The three-year Homegrown Economic Reform Programme could not be any more explicit in its private sector friendliness. The administration is betting the family farm on the private sector. They must not fail this administration and the country at large at this historical junction.

Leaders of the private sector have long complained about the little space the activist state has afforded them and its intrusive, suffocating regulations. They will not have a better time than now to prove their critics wrong and deliver a meaningful contribution to the country’s development while turning in profits to their shareholders. They must prove the two are not mutually exclusive.

A dynamic and innovative private sector alive with entrepreneurship-having the right kind of thoughtful policy support and incentives from the state-can take the economy a long way forward.

It gives one hope that Abiy's administration and its young policy wonks have realised this; they are taking meaningful steps in the right direction. The repealing of the directive that unjustly subjected private banks to funnel resources to a rather inept policy bank is one such step. It is not the state with the insight and competence to determine the efficient and optimum allocation of resources in the economy. It is the market operating on the basis of demand and supply with a competent and agreeable regulatory state.

Liberalisation of the economy and opening up formerly closed sectors for both domestic and global competition is another. But while liberalisation may have been a step in the right direction, it is likely to do more harm than good if it is carried out without strong and independent regulatory institutions to look after them.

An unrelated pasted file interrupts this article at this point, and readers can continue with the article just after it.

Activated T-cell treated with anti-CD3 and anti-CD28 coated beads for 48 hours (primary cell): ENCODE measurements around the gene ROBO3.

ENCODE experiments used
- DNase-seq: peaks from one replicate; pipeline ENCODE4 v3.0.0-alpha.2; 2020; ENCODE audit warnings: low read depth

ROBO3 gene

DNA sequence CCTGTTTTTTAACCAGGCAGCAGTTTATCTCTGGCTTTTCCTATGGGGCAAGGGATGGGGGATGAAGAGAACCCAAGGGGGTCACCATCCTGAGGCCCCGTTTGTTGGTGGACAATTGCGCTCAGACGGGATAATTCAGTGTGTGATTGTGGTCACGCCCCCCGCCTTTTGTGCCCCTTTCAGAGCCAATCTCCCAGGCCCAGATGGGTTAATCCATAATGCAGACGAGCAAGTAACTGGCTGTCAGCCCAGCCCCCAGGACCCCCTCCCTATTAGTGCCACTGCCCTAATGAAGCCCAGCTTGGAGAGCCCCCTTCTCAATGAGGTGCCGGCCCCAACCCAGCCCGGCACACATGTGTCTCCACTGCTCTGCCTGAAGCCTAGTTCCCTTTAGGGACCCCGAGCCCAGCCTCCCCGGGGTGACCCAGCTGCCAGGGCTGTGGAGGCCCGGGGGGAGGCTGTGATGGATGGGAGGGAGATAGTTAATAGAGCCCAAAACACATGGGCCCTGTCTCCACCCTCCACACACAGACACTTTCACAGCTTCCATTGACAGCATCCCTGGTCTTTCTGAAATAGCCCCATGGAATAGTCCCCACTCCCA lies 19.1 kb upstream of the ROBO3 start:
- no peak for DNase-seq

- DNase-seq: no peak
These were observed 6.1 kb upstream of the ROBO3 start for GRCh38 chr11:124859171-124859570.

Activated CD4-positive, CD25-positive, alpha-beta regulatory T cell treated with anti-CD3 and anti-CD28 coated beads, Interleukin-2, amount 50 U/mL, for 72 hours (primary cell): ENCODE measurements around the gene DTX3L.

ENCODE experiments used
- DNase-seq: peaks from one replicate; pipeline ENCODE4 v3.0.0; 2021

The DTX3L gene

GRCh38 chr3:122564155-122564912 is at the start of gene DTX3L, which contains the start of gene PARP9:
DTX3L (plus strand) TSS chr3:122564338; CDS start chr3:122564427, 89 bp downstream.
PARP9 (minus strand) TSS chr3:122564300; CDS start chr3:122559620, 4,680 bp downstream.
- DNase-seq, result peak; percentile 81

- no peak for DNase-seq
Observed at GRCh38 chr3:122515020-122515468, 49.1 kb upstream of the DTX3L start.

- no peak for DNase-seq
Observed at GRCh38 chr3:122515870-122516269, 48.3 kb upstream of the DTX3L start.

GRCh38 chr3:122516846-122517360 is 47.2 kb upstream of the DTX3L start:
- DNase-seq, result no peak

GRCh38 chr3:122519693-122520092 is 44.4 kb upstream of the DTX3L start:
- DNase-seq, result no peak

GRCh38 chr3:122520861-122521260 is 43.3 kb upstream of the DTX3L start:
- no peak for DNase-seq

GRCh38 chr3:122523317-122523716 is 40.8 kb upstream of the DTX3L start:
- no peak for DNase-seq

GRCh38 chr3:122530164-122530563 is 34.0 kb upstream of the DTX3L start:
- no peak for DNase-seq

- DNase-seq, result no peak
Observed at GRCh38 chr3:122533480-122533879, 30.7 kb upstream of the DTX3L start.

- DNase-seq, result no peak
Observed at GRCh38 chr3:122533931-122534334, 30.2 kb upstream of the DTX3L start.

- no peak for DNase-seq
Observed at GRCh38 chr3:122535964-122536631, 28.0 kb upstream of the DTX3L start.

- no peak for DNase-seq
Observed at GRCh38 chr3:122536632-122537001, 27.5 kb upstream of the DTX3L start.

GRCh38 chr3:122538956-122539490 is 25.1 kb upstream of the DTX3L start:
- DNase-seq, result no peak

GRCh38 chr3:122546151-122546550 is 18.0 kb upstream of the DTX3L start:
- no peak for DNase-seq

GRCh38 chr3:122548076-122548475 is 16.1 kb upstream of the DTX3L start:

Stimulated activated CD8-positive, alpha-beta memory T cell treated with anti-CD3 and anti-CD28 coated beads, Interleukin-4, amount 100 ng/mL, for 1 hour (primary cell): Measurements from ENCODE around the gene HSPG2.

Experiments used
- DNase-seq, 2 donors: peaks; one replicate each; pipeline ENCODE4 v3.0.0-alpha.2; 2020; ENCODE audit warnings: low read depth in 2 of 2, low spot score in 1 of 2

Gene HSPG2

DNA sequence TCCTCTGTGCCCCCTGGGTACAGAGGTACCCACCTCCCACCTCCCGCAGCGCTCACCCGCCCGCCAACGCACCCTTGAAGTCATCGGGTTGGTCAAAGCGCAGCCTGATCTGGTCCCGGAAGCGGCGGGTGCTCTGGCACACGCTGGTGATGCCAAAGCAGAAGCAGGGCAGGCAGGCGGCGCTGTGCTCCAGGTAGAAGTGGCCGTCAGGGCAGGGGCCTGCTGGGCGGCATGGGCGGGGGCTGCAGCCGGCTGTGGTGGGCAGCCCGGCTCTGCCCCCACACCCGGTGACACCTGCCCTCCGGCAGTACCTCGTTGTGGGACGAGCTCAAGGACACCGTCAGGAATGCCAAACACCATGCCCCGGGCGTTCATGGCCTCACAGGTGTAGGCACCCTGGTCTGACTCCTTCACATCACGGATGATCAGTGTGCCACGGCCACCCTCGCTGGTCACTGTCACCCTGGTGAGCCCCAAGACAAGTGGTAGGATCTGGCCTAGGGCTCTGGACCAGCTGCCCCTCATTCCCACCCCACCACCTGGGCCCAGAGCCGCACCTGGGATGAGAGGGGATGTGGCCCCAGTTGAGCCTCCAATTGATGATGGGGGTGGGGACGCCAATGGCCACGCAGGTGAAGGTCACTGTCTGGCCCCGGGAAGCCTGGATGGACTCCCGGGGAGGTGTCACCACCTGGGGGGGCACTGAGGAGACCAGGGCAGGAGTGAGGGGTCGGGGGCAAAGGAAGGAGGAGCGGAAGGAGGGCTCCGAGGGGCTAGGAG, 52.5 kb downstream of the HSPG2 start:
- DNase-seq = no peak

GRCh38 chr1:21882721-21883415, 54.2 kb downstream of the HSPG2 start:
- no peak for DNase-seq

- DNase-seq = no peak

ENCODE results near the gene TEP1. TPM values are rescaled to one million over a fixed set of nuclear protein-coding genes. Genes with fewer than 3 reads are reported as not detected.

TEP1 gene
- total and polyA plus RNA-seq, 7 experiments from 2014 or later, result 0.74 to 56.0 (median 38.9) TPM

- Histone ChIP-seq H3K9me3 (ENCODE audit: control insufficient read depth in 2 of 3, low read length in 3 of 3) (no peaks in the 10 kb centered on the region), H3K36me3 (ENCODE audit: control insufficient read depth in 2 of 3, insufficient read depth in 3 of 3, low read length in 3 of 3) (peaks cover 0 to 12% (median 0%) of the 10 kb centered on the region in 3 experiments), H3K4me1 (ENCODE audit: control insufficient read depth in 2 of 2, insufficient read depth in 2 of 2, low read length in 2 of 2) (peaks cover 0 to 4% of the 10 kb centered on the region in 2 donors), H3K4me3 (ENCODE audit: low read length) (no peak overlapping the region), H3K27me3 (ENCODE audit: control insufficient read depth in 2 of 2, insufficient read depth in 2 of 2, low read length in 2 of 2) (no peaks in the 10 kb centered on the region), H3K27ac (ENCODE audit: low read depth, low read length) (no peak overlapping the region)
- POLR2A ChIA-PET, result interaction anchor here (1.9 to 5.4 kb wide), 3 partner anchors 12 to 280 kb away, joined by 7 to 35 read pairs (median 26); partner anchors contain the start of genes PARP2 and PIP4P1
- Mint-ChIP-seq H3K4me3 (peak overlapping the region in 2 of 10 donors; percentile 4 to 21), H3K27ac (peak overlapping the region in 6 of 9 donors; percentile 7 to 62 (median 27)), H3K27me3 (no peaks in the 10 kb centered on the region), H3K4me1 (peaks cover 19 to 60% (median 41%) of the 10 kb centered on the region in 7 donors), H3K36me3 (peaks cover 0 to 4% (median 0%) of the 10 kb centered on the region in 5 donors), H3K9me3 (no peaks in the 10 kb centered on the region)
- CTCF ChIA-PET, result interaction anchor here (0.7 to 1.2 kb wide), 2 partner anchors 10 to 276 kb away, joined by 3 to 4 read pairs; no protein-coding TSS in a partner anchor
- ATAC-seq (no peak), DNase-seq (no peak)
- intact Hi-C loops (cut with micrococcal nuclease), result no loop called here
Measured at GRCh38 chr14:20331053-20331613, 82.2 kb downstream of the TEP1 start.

While a well-trained, disciplined and professional civil service is the essential backbone of an efficient economy, including even the most liberal ones, a country just emerging from a statist system is in particular need of institutional capability. The role of such a civil service will be of make-or-break significance. The central bank is a good illustration of how institutional inadequacies could be detrimental to the wellbeing of an economy and limitations on the efficient functioning of its operators.

In the face of an onslaught of savvy international players in search of the last investment frontiers, naïve and incompetent regulators can be ripe targets for state capture. The rapid opening of formerly closed sectors in the economy has the risk of the government not having enough time to develop the required human resources, as well as the legal and institutional settings, to manoeuvre the tricky transition to an open economy. Successfully!

There is no shortage of examples of poorly handled transitions, rushed privatisation schemes or liberalisation moves.

While the policy wonks in this administration take these right steps to make room for the private sector, they should also work as hard to strengthen the regulatory capacity of the state. It will only be tragic if they are to repeat mistakes in the past of filling the civil service ranks by control freaks and innovation-stifling old bureaucrats and party loyalists. A new breed of well-informed, technology savvy and competent technocrats, who understand the importance of their regulatory role for economic growth and citizens' welfare, should be the most sought-after.

This is especially crucial in the financial sector.

It may well be essential to acknowledge and celebrate the right step taken in lifting the demand on banks to buy the mandatory bond. But it is more important to point out that the government should ensure the autonomous functions of the central bank, the professionalisation of its bureaucracy, and the disentanglement of the institution from the grip of the executive branch of government.



PUBLISHED ON Nov 30,2019 [ VOL 20 , NO 1022]